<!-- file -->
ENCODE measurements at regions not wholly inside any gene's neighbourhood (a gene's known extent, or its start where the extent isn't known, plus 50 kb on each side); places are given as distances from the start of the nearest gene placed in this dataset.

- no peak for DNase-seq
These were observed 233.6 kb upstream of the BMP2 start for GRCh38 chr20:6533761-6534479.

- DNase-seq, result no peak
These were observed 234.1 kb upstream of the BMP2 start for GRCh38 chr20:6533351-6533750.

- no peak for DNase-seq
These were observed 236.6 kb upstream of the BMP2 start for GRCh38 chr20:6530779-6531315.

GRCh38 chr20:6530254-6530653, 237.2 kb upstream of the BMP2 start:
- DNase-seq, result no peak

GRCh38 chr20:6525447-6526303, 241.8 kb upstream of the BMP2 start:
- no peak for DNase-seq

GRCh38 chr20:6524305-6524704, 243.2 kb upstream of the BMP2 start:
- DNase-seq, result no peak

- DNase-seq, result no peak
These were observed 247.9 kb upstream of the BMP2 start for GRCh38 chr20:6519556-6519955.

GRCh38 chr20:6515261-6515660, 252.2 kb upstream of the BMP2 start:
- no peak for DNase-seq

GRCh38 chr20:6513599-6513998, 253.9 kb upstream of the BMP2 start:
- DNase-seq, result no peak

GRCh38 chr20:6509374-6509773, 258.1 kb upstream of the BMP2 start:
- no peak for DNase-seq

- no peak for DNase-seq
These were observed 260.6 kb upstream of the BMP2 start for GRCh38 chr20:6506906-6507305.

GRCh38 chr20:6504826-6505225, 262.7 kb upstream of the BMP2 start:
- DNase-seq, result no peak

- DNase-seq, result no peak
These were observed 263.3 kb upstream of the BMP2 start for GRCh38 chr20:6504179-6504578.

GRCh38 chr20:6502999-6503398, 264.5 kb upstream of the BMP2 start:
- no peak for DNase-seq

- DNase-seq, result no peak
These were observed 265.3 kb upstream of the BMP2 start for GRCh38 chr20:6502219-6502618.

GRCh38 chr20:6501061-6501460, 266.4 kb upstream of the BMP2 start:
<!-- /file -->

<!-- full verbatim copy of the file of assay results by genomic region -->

ENCODE measurements at regions not wholly inside any gene's neighbourhood (a gene's known extent, or its start where the extent isn't known, plus 50 kb on each side); places are given as distances from the start of the nearest gene placed in this dataset.

- no peak for DNase-seq
These were observed 233.6 kb upstream of the BMP2 start for GRCh38 chr20:6533761-6534479.

- DNase-seq, result no peak
These were observed 234.1 kb upstream of the BMP2 start for GRCh38 chr20:6533351-6533750.

- no peak for DNase-seq
These were observed 236.6 kb upstream of the BMP2 start for GRCh38 chr20:6530779-6531315.

GRCh38 chr20:6530254-6530653, 237.2 kb upstream of the BMP2 start:
- DNase-seq, result no peak

GRCh38 chr20:6525447-6526303, 241.8 kb upstream of the BMP2 start:
- no peak for DNase-seq

GRCh38 chr20:6524305-6524704, 243.2 kb upstream of the BMP2 start:
- DNase-seq, result no peak

- DNase-seq, result no peak
These were observed 247.9 kb upstream of the BMP2 start for GRCh38 chr20:6519556-6519955.

GRCh38 chr20:6515261-6515660, 252.2 kb upstream of the BMP2 start:
- no peak for DNase-seq

GRCh38 chr20:6513599-6513998, 253.9 kb upstream of the BMP2 start:
- DNase-seq, result no peak

GRCh38 chr20:6509374-6509773, 258.1 kb upstream of the BMP2 start:
- no peak for DNase-seq

- no peak for DNase-seq
These were observed 260.6 kb upstream of the BMP2 start for GRCh38 chr20:6506906-6507305.

GRCh38 chr20:6504826-6505225, 262.7 kb upstream of the BMP2 start:
- DNase-seq, result no peak

- DNase-seq, result no peak
These were observed 263.3 kb upstream of the BMP2 start for GRCh38 chr20:6504179-6504578.

GRCh38 chr20:6502999-6503398, 264.5 kb upstream of the BMP2 start:
- no peak for DNase-seq

- DNase-seq, result no peak
These were observed 265.3 kb upstream of the BMP2 start for GRCh38 chr20:6502219-6502618.

GRCh38 chr20:6501061-6501460, 266.4 kb upstream of the BMP2 start: